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May 29, 2024

Researchers uncover strange symptom that could be first sign of Alzheimer’s

Posted by in categories: biotech/medical, neuroscience

New symptoms such as failing to identify more than one object at a time and a “space perception deficit” could be the first signs of Alzheimer’s disease, a new study has found.

Posterior cortical atrophy (PCA), is a diagnosis for those who struggle with judging distances, distinguishing between moving and stationary objects and completing tasks like writing and it overwhelmingly predicts Alzheimer’s.

In the latest study from researchers at the University of California, San Francisco, some 94 per cent patients with PCA had Alzheimer’s pathology. Most patients with PCA have normal cognition early on, but by the time of their first diagnostic visit, an average 3.8 years after symptom onset, mild or moderate dementia was apparent with deficits identified in memory, executive function, behavior, and speech and language , according to the researchers’ findings.

May 29, 2024

Research team demonstrates modular, scalable hardware architecture for a quantum computer

Posted by in categories: computing, engineering, particle physics, quantum physics

The team spent years perfecting an intricate process for manufacturing two-dimensional arrays of atom-sized qubit microchiplets and transferring thousands of them onto a carefully prepared complementary metal-oxide semiconductor (CMOS) chip. This transfer can be performed in a single step.

“We will need a large number of qubits, and great control over them, to really leverage the power of a quantum system and make it useful. We are proposing a brand new architecture and a fabrication technology that can support the scalability requirements of a hardware system for a quantum computer,” says Linsen Li, an and computer science (EECS) graduate student and lead author of a paper on this architecture.

May 29, 2024

New molecule found to suppress bacterial antibiotic resistance evolution

Posted by in categories: biotech/medical, chemistry, evolution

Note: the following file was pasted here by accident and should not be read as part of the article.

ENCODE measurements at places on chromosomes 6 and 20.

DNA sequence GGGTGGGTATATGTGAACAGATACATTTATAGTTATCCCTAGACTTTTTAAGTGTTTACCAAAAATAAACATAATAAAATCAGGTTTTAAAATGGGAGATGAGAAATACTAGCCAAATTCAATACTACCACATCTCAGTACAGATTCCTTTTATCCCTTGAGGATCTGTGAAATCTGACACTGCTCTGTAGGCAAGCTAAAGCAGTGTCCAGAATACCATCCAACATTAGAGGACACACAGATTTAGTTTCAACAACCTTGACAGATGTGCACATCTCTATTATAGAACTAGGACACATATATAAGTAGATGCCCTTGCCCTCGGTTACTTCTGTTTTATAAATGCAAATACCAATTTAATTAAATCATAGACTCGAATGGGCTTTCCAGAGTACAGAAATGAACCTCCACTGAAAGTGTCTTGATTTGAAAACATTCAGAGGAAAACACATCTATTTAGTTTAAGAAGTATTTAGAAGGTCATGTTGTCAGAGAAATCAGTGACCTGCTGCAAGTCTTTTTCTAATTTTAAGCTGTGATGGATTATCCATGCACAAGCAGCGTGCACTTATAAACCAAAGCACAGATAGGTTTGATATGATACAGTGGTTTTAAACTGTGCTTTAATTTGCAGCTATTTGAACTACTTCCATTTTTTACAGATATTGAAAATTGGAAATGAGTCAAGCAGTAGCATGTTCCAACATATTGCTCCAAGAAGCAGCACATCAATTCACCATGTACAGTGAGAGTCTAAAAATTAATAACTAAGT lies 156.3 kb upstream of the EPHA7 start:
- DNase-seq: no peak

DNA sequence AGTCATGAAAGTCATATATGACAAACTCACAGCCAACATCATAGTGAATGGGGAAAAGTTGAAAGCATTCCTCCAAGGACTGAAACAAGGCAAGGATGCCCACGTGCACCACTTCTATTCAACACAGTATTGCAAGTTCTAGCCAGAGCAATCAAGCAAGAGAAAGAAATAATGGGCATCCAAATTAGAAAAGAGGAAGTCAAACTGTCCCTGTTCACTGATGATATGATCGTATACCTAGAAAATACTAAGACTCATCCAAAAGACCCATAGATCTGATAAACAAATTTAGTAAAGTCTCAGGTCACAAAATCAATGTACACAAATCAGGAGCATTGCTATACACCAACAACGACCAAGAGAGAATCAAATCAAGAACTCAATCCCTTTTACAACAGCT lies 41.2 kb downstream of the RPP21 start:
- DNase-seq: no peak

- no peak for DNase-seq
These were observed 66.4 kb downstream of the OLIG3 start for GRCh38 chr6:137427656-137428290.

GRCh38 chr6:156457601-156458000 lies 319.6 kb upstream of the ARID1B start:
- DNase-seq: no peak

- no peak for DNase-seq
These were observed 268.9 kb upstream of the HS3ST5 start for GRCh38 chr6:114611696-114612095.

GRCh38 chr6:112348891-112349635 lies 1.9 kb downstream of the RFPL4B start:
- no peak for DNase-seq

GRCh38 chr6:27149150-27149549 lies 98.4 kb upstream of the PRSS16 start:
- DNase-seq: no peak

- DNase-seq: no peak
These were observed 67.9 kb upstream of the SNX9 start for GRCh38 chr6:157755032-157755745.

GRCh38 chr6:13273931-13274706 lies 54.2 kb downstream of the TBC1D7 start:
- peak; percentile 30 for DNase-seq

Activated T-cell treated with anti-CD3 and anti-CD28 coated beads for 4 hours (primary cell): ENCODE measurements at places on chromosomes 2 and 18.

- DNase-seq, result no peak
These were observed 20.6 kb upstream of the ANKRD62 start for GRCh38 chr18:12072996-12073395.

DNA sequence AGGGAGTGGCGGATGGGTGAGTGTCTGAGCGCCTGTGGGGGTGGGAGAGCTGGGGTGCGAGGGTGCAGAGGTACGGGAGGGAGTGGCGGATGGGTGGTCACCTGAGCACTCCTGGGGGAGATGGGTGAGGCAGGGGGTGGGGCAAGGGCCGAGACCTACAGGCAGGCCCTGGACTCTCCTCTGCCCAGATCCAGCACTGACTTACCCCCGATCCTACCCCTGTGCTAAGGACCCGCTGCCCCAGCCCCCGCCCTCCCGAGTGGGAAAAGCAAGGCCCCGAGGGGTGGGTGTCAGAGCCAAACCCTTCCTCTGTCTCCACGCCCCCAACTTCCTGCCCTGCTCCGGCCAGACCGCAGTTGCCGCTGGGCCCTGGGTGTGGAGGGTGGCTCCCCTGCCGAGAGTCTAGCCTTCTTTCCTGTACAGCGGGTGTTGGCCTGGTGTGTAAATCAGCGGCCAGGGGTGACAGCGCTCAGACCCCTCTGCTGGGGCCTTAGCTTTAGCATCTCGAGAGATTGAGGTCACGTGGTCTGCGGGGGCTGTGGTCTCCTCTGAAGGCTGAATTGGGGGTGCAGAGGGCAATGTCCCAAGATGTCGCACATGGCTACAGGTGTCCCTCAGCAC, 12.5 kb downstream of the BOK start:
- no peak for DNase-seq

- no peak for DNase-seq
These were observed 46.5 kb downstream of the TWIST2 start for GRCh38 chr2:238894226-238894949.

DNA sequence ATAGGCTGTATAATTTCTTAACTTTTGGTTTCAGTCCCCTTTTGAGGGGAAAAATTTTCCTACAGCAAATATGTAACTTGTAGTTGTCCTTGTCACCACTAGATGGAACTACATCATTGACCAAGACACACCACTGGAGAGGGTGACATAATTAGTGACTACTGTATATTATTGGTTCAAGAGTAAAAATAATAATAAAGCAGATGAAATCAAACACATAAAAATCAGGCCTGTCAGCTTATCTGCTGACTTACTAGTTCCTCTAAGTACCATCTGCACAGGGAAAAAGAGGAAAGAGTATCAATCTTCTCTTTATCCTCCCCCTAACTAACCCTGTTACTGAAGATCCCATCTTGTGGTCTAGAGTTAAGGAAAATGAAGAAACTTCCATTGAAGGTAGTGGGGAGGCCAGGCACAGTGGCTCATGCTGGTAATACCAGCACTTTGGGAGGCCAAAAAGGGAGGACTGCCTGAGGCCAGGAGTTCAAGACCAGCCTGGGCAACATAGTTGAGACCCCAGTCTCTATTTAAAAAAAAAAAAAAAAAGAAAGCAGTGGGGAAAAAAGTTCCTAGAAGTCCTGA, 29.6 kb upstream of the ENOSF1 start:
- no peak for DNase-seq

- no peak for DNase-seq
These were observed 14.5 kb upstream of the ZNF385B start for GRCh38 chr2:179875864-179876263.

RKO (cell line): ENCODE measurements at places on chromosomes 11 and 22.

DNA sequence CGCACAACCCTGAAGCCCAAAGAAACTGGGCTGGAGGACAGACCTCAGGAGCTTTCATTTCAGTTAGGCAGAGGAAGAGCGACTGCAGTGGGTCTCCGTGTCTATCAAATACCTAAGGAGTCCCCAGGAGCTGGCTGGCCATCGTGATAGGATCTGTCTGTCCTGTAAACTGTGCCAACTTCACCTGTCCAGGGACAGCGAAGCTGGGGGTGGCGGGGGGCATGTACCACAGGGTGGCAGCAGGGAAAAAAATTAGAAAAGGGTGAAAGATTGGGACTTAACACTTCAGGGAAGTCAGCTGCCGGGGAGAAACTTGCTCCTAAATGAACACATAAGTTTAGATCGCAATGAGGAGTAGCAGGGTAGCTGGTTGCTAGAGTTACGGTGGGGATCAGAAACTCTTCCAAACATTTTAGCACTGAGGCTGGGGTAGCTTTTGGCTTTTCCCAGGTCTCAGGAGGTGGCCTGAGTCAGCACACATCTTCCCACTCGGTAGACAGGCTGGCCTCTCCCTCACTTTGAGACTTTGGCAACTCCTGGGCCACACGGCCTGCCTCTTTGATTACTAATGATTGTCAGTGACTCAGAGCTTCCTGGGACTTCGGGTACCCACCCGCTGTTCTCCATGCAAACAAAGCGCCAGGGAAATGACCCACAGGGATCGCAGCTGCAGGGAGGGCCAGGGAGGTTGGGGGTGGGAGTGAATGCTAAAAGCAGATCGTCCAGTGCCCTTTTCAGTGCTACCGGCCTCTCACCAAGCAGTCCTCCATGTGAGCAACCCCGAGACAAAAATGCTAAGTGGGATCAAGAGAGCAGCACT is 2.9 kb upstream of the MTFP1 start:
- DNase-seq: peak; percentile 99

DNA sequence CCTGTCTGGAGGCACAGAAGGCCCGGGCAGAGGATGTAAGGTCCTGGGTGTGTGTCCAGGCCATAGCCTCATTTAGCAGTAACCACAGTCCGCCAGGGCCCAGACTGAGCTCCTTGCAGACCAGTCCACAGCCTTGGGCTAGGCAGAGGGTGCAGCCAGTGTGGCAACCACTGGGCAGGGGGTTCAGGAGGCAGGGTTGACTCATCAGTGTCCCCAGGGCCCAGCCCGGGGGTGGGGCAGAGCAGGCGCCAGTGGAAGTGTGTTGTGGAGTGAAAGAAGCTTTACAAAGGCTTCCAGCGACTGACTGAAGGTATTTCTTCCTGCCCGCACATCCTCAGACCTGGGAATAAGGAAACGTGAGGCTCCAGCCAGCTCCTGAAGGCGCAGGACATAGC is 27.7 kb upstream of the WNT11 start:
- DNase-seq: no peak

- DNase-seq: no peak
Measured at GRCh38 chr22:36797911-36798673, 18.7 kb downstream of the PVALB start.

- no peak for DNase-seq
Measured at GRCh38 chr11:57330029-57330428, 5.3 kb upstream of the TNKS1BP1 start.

Researchers from the University of Oxford have developed a new small molecule that can suppress the evolution of antibiotic resistance in bacteria and make resistant bacteria more susceptible to antibiotics. The paper, “Development of an inhibitor of the mutagenic SOS response that suppresses the evolution of quinolone antibiotic resistance,” has been published in the journal Chemical Science.

May 29, 2024

About 90% of US adults are on the way to Heart Disease, study suggests

Posted by in categories: biotech/medical, health

Nine of 10 American adults are in the early, middle or late stages of a syndrome that leads to heart disease, a new report finds, and almost 10% have the disease already.

“Poor cardiovascular, kidney, and metabolic health is widespread among the U.S. population,” concludes a team led by Dr. Muthiah Vaduganathan of Brigham and Women’s Hospital and Harvard Medical School in Boston.

Researchers looked specifically at rates of what the American Heart Association has dubbed cardiovascular, kidney and metabolic (CKM) syndrome—interrelated factors that progress with time and, if left unchecked lead to heart disease.

May 29, 2024

Iron Fingerprints in Nearby Active Galaxy

Posted by in categories: chemistry, cosmology, space travel

After starting science operations in February, Japan-led XRISM (X-ray Imaging and Spectroscopy Mission) studied the monster black hole at the center of galaxy NGC4151.